a scatterplot.
• After we graph it, we examine three things to
describe the association
• Form linear or curved (we will discussed curved
data later in this unit)
• Direction positive, negative, or no association
• Strength strong or weak

18
Looking at Scatterplots
• Form
• If there is a straight line (linear)
relationship, it will appear as a cloud or swarm
of points stretched out in a generally
consistent, straight form of a line.
• How should we describe the form for these two
graphs?

19
Looking at Scatterplots (cont.)
• Direction
• A positive association generally tells us that as
one variable increases, the other variable also
increases.
• A negative association generally tells us that as
one variable increases, the other variable
decreases.
• In this example, there is a negative association
between central pressure and maximum wind speed
is given.
• As the central pressure increases, the maximum
wind speed decreases.

20
Looking at Scatterplots (cont.)
• Direction
• When the points are scattered about randomly with
no discernable pattern, we say that there is no
association
• No association generally tells us that as one
variable increases, we know nothing about the
other variable
• The scatterplot above show no association between
the explanatory and response variables.

21
Looking at Scatterplots (cont.)
• Strength
• This describes how tightly the points follow
the form (or pattern)
• A strong association has points follow the
pattern very tightly whereas a weak association
has points that follow the pattern, but in a much
looser manner. Note we will quantify the
amount of scatter soon.

This has a strong, positive linear association
This has a weak, negative linear association
22
Looking at two-variable data
• Lets look at a real-life example to make this
idea a little more concrete
• Do taller people tend to have heavier weights?
• This question is an example of how two variable
play different roles in data.
• Height is the explanatory or predictor variable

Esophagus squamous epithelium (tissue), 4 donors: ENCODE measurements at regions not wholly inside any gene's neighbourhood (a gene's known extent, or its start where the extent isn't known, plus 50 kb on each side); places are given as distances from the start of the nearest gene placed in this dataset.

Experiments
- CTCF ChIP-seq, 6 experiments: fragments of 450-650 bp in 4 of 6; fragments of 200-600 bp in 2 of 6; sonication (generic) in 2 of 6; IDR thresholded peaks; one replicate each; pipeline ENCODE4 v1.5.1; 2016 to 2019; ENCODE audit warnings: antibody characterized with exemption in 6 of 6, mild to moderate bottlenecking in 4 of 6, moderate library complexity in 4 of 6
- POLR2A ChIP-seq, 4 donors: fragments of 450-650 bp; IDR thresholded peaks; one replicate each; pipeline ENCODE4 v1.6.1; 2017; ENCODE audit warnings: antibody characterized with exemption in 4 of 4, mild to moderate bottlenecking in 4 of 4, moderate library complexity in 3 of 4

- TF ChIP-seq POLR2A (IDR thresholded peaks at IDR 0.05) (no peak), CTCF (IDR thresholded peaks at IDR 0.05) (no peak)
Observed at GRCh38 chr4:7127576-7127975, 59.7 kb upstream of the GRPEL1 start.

and weight is the response variable.
• Lets take a look at the Detroit Pistons

23
Pistons Roster

24
Going to work with the Pistons
PLAYER POS HT WT
Chucky Atkins G 5-11 160
Chauncey Billups G 6-3 202
Elden Campbell C-F 7-0 279
Hubert Davis G 6-5 183
Carlos Delfino G 6-6 230
Andreas Glyniadakis C 7-1 280
Darvin Ham F-G 6-7 240
Richard Hamilton G-F 6-7 193
Lindsey Hunter G 6-2 195
Darko Milicic F-C 7-0 245
Mehmet Okur F 6-11 249
Tayshaun Prince F 6-9 215
Zeljko Rebraca C 7-0 257
Don Reid (FA) F 6-8 250
Bob Sura G 6-5 200
Ben Wallace F-C 6-9 240
Corliss Williamson F 6-7 245
25
Using the Calculator
26
300
275
250
225
200
175
150
125
68
70
72
74
76
78
80
82
84
86
27
Correlation Coefficient
• The correlation coefficient numerically measures
the strength of the linear association between
two quantitative variables.
• Correlation Linear Association Relationship
• There are three conditions that must be met
before we can look at the correlation
coefficient
• Quantitative Condition Correlation only applies
to quantitative variables. Dont apply
correlation to categorical data!
• Straight Enough Condition Correlation measures
the strength of linear association, which is
useless if the data is not linear!

28
Correlation Coefficient
• There is one more condition
• Outlier Condition
• Outliers can distort the correlation